Maybe the poet – and also producer Tom Wilson – felt a certain redundancy; “It’s All Over Now, Baby Blue” has the same concept and the same sky is folding metaphor, the triangle tingles imitates the jingle jangle of the Tambourine Man and the King Kong and elves-verse is just a bit over the top, perhaps.
The beautiful melody is an amalgam of old and new: in Baez’ record collection, Dylan finds piles of LPs with old Scottish ballads, including “Farewell To Tarwathie”, a beautiful whaling ballad. Judy Collins will later also pick up the song, on Whales & Nightingales (1970), where she will be accompanied by the singing of a couple of humpbacks.
The following track is her cover of “Time Passes Slowly” (which appears earlier than the original), and that is a lot more tolerable.
Incidentally, “Farewell To Tarwathie” is not some an old ballad, but actually a falsification – the folk giant A.L. Lloyd (1908-1983) often ‘discovered’ ancient folk songs that he really had crafted himself. Ironically, in this case, probably based on two American Cowboy Songs from the Lomax collection (1938), “The Railroad Corral” and “Rye Whiskey”. Dylan will be familiar with the versions by Pete Seeger, whose “Wagoners Lad” also can be heard in “Farewell Angelina”.
He himself uses the melody in the unfinished “I Rode Out One Morning”, of which a living room recording has been preserved.
Beautiful as the song may be, the greatness of the song is not the melody. It is the poetic richness of the text. Literature-historical “Farewell Angelina” is located on or around the Big Bang of the surreal, kaleidoscopic masterpieces (It’s Alright Ma, Tambourine Man). In the footsteps of Rimbaud, Dylan further develops the collage-like lyricism in which the individual, often unrelated verses evoke series of images that together express one mood, one sensation.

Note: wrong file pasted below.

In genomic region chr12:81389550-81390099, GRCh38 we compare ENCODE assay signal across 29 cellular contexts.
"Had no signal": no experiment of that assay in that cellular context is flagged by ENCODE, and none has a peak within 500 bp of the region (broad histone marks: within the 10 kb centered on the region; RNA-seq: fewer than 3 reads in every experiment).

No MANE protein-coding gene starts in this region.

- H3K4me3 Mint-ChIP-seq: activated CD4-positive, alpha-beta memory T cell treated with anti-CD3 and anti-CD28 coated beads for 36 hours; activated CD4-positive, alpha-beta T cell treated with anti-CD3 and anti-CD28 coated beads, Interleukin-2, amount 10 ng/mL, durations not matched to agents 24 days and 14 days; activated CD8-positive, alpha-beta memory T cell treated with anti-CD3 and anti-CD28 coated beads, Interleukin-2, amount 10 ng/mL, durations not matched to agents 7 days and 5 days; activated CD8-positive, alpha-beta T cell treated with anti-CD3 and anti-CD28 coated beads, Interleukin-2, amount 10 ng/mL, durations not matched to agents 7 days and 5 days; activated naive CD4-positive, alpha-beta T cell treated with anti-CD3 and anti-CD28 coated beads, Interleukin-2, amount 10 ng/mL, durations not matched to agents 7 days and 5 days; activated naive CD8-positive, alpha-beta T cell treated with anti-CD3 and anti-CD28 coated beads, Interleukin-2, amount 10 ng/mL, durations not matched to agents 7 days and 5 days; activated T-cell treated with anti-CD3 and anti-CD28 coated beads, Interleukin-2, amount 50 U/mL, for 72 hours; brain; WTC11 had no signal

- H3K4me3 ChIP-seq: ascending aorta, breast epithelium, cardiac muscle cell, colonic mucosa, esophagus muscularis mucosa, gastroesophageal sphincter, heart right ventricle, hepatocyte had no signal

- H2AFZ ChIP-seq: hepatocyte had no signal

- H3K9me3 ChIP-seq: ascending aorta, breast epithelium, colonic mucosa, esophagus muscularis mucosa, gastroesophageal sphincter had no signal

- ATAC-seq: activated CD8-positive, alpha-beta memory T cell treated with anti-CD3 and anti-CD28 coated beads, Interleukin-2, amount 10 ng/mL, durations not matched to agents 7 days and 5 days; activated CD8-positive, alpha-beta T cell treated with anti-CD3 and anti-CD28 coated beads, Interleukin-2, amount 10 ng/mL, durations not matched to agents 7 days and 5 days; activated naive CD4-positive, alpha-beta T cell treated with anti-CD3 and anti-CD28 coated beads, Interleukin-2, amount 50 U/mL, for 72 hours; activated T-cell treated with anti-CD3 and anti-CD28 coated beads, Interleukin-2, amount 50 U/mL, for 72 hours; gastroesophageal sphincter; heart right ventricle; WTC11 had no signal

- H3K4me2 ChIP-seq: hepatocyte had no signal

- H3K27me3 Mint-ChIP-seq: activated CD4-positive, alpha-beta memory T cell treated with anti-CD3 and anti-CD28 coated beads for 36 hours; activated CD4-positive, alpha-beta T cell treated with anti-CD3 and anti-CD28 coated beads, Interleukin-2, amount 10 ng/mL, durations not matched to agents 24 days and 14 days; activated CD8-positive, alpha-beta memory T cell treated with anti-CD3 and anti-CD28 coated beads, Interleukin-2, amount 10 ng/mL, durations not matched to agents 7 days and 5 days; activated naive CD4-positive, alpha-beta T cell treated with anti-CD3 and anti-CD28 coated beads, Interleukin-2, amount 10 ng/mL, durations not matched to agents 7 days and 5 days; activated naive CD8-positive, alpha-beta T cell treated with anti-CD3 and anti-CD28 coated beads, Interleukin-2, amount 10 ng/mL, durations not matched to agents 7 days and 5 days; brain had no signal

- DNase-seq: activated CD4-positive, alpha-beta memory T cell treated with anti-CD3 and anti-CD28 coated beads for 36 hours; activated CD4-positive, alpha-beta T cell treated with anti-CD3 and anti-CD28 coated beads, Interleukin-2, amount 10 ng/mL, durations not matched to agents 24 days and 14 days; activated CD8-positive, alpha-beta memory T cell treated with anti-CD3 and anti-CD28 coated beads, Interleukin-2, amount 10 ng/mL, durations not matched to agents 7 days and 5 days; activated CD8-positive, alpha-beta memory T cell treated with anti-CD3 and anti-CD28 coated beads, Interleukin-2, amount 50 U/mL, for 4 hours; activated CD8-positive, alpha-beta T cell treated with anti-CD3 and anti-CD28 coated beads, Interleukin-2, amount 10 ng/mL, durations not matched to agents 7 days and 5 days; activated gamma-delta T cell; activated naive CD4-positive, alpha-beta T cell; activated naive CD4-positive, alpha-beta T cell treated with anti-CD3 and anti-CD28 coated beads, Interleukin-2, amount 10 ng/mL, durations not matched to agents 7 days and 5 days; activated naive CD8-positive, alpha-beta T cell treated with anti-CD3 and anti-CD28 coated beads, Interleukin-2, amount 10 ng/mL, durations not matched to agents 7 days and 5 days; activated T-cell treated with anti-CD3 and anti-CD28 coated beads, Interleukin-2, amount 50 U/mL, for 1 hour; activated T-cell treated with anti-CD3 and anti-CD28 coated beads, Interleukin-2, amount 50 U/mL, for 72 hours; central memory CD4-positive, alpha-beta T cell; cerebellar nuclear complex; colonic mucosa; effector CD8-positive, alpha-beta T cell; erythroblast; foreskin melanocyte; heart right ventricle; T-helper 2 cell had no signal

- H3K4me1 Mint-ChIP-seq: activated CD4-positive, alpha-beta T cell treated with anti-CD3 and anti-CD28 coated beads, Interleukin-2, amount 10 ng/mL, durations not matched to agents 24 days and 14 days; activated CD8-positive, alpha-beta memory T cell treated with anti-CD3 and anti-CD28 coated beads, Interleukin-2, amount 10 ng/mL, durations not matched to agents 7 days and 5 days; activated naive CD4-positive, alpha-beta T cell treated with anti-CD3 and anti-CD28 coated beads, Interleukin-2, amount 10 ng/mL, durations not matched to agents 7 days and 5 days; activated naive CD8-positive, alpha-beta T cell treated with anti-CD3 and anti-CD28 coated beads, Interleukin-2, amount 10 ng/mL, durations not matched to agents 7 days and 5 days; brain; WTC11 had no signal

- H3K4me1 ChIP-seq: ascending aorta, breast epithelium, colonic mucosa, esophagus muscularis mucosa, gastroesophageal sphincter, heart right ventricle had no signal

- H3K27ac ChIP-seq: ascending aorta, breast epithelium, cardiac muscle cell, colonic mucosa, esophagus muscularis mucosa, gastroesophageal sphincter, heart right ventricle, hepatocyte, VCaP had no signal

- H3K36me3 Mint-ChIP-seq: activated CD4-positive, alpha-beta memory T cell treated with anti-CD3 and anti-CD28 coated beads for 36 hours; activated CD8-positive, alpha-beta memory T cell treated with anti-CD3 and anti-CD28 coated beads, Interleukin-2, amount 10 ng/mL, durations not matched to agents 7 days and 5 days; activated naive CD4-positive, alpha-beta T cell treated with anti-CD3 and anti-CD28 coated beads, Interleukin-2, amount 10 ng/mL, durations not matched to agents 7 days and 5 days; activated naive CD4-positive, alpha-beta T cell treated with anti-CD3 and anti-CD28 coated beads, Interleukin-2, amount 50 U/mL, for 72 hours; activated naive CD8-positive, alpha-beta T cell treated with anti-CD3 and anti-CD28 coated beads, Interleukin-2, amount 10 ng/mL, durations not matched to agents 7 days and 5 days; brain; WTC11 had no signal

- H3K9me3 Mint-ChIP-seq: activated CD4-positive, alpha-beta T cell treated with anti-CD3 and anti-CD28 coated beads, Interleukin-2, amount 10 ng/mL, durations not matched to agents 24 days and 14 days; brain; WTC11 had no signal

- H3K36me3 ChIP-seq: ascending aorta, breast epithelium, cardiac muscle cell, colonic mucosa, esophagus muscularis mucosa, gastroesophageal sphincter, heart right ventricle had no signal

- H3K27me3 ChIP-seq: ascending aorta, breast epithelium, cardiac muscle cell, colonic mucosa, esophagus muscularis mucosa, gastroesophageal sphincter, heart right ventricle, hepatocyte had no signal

This early, small masterpiece already excells in this regard. The theme will reappear: the intimacy of an everyday love break set against the backdrop of an derailing, unhinged world. The poet awakens half-forgotten images from our memory and from everyone’s cultural baggage (the Pied Piper of Hamelin, war images, card game metaphors), paints powerful, intriguing stills (a table stands empty by the edge of the stream) and pours it into a masterly form. The varying refrain line with the bizarre celestial phenomena and the austere farewell words is delightful, in any case. “It’s so visual,” the poet will sigh later, looking back at “Visions Of Johanna”. For the one-year-older “Farewell Angelina” that observation applies in extremis.
The most striking feature is the figure of speech the poet Dylan will use more often in the coming years, and which helps ensure that his poetry becomes Nobel Prize worthy: the catachresis, or abusio, the ‘wrong-use’, the unknown, innovative combination of incompatible words, which nevertheless has the old familiar strength of proverbs or clichés. The poet recently played with the power of the abusio; in Angelina’s more outgoing sister Baby Blue, in “Mr. Tambourine Man”, in “Spanish Harlem Incident” and “Gates Of Eden” and here, in “Farewell Angelina”, we see the first explorations, the run-up to the perfection of a “Visions Of Johanna”.